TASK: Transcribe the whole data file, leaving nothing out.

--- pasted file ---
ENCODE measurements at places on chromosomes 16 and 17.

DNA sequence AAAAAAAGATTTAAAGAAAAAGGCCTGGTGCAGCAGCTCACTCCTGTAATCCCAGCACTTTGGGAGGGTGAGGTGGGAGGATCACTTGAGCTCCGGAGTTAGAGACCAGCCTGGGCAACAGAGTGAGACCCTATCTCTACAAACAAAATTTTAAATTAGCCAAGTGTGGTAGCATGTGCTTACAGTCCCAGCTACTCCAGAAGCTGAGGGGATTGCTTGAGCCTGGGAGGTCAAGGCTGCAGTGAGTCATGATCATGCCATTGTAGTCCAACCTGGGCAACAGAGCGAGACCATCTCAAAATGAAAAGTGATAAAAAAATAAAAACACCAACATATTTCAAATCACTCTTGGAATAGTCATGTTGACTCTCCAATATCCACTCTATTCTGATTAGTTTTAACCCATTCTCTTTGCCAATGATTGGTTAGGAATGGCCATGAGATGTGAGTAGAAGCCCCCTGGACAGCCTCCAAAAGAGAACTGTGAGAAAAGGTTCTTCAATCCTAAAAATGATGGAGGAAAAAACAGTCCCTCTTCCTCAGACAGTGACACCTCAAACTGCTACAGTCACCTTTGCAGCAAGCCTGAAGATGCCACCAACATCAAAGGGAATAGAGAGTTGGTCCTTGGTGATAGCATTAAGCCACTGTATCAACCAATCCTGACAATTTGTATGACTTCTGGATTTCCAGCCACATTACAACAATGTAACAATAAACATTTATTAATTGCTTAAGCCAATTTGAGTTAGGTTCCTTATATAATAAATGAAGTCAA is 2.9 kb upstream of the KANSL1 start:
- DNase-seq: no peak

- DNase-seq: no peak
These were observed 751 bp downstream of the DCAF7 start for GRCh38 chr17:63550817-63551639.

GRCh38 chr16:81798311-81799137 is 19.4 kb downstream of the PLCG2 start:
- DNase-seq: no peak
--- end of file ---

ENCODE measurements at places on chromosomes 16 and 17.

DNA sequence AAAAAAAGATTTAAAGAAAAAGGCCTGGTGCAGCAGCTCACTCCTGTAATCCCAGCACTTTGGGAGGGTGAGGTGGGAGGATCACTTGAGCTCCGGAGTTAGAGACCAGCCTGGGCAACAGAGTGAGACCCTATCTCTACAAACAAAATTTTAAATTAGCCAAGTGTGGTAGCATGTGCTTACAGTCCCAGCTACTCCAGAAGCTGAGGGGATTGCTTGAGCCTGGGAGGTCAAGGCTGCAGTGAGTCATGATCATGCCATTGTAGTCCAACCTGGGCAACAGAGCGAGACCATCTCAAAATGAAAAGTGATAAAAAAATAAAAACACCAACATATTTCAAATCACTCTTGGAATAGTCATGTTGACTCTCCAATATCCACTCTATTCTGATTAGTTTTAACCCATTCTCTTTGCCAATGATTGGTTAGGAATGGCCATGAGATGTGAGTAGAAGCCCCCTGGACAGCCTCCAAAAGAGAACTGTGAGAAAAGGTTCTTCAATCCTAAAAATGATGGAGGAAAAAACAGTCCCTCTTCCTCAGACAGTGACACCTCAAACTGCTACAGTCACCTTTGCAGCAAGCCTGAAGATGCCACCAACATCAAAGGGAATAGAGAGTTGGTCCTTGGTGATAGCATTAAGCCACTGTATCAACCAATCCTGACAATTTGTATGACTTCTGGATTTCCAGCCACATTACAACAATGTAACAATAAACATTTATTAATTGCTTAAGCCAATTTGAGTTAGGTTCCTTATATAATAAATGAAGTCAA is 2.9 kb upstream of the KANSL1 start:
- DNase-seq: no peak

- DNase-seq: no peak
These were observed 751 bp downstream of the DCAF7 start for GRCh38 chr17:63550817-63551639.

GRCh38 chr16:81798311-81799137 is 19.4 kb downstream of the PLCG2 start:
- DNase-seq: no peak